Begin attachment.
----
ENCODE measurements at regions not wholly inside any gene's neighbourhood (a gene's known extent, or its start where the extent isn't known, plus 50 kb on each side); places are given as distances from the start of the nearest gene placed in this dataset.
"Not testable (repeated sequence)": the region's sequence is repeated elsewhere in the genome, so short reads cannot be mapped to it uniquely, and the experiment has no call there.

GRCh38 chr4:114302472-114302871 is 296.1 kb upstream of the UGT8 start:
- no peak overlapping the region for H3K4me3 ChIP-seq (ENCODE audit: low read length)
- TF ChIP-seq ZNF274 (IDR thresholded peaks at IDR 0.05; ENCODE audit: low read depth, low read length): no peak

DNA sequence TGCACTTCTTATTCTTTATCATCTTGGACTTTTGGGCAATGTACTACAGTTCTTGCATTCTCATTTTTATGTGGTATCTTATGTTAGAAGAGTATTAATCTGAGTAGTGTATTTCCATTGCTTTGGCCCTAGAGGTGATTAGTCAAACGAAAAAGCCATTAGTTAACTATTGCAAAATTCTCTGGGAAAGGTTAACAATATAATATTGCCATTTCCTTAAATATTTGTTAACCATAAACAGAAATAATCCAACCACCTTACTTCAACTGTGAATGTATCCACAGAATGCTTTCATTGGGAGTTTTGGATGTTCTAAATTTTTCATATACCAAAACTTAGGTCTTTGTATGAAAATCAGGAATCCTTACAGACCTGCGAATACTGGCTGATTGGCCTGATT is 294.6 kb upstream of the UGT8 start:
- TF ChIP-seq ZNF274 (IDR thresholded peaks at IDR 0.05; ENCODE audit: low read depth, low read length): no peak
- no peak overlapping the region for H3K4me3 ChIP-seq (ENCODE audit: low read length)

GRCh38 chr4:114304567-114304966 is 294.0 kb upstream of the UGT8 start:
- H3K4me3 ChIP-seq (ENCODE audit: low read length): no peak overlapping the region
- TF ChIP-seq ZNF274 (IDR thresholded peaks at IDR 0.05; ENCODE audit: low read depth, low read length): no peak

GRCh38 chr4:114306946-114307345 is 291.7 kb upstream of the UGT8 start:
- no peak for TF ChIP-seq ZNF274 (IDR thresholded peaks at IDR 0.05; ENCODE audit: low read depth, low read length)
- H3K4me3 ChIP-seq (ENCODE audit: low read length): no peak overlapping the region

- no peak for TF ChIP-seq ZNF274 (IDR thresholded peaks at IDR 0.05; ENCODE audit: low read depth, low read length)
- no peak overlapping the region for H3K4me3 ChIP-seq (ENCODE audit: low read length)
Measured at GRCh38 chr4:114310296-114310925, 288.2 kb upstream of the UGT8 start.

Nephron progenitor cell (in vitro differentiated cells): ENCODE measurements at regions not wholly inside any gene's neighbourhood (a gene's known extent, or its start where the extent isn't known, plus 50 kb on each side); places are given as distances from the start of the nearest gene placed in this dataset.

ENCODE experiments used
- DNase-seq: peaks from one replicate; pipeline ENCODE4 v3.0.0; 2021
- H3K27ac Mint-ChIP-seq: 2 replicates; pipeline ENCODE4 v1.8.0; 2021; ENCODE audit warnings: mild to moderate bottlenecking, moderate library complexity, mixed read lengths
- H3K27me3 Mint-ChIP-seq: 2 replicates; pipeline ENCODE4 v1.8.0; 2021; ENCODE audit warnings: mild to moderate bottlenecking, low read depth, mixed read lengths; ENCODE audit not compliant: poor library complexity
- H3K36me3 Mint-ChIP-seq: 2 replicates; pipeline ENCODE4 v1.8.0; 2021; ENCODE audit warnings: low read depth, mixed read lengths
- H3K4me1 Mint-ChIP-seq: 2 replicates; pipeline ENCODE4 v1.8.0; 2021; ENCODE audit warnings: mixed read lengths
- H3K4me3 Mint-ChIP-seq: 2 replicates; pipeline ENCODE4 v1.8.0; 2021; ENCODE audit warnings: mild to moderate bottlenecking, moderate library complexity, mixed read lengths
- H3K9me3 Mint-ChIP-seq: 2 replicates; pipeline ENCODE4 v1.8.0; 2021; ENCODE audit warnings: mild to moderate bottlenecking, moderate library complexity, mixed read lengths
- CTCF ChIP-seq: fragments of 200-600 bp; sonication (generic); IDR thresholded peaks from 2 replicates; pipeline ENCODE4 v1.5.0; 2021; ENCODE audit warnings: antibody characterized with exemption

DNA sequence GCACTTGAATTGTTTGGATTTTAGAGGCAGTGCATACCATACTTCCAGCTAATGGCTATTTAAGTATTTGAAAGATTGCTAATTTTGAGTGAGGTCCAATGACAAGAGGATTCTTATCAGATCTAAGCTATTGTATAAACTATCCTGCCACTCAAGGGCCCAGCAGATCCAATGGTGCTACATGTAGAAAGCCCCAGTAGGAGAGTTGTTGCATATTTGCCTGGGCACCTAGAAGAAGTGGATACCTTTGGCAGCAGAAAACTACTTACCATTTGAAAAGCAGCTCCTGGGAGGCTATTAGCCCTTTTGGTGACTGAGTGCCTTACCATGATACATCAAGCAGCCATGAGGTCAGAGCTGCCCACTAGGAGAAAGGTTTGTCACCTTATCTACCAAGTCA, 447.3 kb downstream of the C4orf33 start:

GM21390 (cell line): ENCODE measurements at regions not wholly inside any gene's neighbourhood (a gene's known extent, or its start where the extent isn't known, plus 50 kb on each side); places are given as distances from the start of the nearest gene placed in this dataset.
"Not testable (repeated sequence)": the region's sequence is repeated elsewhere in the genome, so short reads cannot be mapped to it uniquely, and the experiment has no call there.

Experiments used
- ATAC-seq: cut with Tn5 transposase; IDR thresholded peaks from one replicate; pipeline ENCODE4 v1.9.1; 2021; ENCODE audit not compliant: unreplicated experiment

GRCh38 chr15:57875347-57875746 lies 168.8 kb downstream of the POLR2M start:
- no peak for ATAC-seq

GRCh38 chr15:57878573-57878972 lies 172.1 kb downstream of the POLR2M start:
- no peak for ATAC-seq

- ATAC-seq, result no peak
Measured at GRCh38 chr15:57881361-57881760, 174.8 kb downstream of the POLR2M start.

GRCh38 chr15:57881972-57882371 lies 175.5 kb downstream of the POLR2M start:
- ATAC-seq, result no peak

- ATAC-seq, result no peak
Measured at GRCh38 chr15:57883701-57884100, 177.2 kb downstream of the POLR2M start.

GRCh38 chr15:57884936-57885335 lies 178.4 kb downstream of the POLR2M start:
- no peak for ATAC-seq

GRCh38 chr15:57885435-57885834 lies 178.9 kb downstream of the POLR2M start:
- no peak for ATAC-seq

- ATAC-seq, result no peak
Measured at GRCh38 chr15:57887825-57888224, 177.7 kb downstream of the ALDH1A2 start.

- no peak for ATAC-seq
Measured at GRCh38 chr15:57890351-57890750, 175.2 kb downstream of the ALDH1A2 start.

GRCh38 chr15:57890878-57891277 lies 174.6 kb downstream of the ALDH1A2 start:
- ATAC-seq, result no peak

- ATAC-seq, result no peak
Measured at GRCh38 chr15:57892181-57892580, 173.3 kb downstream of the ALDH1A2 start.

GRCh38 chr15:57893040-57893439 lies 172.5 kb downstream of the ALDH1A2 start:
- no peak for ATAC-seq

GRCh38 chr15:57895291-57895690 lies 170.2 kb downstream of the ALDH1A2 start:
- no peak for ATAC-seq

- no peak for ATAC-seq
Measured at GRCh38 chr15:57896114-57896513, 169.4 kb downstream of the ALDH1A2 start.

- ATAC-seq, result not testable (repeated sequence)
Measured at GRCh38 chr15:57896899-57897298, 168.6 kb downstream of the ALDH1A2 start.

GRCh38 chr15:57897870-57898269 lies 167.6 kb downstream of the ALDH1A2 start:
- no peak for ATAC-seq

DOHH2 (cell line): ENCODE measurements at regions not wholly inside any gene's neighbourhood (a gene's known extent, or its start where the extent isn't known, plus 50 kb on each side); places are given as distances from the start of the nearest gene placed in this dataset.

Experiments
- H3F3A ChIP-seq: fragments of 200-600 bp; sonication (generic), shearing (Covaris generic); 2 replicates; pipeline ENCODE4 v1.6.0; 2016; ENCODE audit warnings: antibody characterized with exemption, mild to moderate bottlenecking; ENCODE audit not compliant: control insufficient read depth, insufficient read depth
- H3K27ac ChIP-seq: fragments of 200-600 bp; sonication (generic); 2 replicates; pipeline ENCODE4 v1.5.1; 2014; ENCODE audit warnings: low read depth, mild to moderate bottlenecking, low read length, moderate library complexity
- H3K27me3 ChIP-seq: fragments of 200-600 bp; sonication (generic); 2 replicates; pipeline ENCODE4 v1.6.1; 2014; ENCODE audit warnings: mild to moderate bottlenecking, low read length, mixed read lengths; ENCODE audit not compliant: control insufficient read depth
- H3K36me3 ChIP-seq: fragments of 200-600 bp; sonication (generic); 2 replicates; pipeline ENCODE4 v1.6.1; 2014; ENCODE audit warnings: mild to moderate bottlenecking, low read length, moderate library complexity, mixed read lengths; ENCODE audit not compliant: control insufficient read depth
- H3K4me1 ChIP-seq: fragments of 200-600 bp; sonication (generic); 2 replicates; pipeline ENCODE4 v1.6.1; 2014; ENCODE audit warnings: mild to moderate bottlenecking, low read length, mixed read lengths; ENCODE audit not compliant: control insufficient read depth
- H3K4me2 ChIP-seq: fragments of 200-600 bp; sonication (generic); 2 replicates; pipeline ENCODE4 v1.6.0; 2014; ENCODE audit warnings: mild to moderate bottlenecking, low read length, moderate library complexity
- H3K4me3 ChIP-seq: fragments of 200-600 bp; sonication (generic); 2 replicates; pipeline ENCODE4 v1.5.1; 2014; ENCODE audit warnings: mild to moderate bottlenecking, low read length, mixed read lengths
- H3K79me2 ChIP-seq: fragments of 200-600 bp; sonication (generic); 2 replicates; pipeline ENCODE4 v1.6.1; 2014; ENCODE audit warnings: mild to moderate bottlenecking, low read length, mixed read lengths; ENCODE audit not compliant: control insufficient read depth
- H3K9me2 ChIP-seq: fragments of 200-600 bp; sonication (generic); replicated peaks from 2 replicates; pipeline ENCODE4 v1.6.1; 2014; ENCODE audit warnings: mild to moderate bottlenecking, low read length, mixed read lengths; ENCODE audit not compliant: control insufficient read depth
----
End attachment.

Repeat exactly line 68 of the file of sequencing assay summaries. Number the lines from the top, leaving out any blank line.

- H3K27ac ChIP-seq: fragments of 200-600 bp; sonication (generic); 2 replicates; pipeline ENCODE4 v1.5.1; 2014; ENCODE audit warnings: low read depth, mild to moderate bottlenecking, low read length, moderate library complexity